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Gaan Ngai

Searching a Cultural Thread of Zeliangrong

By M C Arun

Zeliangrong is a tribe or a union tribe or a dream of a unified tribe. A resolution of a political conference held in 1947 changed the course of history of Zeme, Liangmai and Rongmei (or Kabui). Another cognate tribe Puimei is within the ambit of Zeliangrong; but they are not happy with the nomenclature, Zeliangrong as any syllable of the name does not represent them. There is uninterrupted history of Zeliangrong though there were many ups and downs in their journey towards a unified tribe. Against all the definitions of a tribe, the Zeliangrong has three (or more) major languages, distinct cultures; still they are happy to identify themselves as Zeliangrong. Against their wish of marching together as one group to the future, the constituent tribes are recognized separately in all the States where they inhabit. They cannot melt down the linguistic and religious differences till today (except many of them are Christianized). Zeliangrong has undergone a unique historical experience in 20th century.

The recently released book, entitled Gaan Ngai: A Festival of the Zeliangrong Nagas of North East India, attempts to fill up a gap in the emergence of identity of a collective Zeliangrong. The book is authored by Dr Jenpuiru Kamei, an ecologist and published by North Eastern Zone Cultural Centre, Dimapur. It is result of a project work under Ministry of Culture, Government of India through North Eastern Zone Cultural Centre, Dimapur.

Dr Jenpuiru did a series of field works across the Zeliangrong areas to find out the similarities of cultural practices among the constituent tribes of Zeliangrong. Her study also highlights the different clans of each tribe in the Zeliangrong. Her ethnographic introduction of each tribe is commendable. As the nature of the work is not purely ethnography (in classical meaning), she is more concern about the similarities derived from an open comparison. She takes the Zeliangrong people as an ethno-cultural entity based on five commonalities: Common origin and history; ethnic and linguistic affinities; common (similar, to be precise) social structure based on kinship and lineage; cultural homogeneity, and common (similar, to be precise) political system.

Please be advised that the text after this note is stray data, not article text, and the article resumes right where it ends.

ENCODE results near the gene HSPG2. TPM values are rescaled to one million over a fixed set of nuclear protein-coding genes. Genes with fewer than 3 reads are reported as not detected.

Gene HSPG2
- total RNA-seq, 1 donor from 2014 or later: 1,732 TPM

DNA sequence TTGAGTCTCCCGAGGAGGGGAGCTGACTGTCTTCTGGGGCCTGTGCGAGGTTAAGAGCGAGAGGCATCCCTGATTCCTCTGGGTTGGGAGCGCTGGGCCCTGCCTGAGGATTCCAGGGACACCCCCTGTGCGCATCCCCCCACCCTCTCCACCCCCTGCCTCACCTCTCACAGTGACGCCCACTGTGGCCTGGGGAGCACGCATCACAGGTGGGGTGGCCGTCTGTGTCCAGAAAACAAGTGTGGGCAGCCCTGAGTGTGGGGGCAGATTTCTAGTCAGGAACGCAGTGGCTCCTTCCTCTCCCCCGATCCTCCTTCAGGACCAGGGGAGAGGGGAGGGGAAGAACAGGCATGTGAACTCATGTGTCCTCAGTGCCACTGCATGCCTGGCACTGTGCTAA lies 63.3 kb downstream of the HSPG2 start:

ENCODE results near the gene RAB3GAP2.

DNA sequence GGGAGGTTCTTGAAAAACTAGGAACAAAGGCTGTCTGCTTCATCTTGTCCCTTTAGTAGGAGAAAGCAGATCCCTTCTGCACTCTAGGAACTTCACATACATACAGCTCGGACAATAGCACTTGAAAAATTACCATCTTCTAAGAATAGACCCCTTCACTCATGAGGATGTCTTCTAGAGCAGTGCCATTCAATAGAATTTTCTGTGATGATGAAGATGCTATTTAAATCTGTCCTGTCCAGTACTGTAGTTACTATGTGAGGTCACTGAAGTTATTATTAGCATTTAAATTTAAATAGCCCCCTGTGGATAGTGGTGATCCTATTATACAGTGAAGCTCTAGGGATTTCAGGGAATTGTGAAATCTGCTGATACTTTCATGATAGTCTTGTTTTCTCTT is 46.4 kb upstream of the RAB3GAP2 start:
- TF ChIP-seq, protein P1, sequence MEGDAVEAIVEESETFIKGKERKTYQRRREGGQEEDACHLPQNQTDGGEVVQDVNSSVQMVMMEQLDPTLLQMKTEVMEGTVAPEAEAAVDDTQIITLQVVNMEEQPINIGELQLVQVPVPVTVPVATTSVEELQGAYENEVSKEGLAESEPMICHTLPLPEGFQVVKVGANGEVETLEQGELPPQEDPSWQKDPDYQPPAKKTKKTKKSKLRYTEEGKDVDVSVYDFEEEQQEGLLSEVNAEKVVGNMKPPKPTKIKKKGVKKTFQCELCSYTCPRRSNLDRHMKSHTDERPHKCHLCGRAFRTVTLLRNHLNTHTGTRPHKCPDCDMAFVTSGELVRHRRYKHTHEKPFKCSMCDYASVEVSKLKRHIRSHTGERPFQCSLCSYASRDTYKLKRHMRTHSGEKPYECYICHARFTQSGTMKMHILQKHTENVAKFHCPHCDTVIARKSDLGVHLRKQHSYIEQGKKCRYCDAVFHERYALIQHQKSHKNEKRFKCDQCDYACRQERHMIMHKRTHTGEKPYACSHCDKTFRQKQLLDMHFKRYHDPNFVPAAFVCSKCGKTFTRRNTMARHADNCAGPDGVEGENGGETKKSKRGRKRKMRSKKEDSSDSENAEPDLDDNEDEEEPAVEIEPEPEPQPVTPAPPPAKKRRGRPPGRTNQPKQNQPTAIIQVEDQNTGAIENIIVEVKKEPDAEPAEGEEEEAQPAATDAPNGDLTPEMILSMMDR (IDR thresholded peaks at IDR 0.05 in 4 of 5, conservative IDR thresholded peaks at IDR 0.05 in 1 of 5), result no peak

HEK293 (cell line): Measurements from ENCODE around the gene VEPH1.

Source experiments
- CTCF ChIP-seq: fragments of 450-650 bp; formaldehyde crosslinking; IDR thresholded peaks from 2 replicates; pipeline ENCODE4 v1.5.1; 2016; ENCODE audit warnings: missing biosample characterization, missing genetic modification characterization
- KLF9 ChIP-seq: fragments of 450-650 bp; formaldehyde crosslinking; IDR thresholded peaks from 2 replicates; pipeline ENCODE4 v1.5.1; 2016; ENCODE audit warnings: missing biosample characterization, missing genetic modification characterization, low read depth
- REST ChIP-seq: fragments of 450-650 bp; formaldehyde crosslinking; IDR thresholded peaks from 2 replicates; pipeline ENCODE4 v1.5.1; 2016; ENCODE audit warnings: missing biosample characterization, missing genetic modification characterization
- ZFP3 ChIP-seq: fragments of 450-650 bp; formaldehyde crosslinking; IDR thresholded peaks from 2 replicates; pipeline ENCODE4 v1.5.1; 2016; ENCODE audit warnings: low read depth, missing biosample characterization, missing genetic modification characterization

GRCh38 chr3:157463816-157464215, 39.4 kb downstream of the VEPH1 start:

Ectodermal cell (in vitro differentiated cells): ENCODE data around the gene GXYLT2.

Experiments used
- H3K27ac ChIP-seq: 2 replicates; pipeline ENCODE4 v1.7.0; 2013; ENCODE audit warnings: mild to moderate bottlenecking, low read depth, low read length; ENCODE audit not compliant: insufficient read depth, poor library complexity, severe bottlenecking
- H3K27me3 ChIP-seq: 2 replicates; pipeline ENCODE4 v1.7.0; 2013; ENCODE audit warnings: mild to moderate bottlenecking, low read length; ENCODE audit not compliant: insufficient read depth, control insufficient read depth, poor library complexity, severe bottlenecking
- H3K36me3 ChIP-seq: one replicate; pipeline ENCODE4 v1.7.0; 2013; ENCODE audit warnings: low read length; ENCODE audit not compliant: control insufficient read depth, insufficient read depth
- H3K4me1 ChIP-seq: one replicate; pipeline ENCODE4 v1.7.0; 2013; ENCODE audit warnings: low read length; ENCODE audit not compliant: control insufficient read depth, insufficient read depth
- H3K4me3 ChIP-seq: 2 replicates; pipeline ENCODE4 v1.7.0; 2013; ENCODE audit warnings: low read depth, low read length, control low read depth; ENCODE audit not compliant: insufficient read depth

She also tries to give readers the idea of Zeliangrong religions such as Tingkao Ragwang Chapriak, Heraka cult. She treats briefly the religious legacy of Jadonang. Above the religious movements, she tries to look into the theology of various concepts such as souls among the different tribes of Zeliangrong. Meaning, she tries to give a holistic view of the people, she studies.

In spite of similarities among the cultural practices of the constituent tribes, there should be a common cultural thread. The language issue is yet to be resolved as there is no common language. All the languages of constituent tribes do have their own dialects. There is nothing common festival performed together though there may be many festivals similar to each other. This is the cultural challenge of the Zeliangrong. The author in her humble academic exercise tries to suggest that Gaan Ngai can be evolved as a common festival of the larger identity of Zeliangrong. The cognate festival of Gaan Ngai of Rongmei is Hega Ngi among the Zeme, Chaga Ngi (Gadi) of the Liangmai. These festivals are, according to Dr Jenpuiru Kamei, of same duration, same season and same purpose.

Another aspect of the book is her keen observation of adaptability of Gaan Ngai festival in different social settings. She looks into the performance of this festival in both rural and urban setting; in hill areas and valley areas, in Manipur and other States in North East India.

The work will enrich our knowledge of Zeliangrong and its identity formation. It may open new more debates around the role of culture in amalgamation of tribes. Dr Jenpuiru Kamei is more expected to explain similarities and differences of constituent tribes from an ecological framework by combining her training in ecology and her interest in culture.



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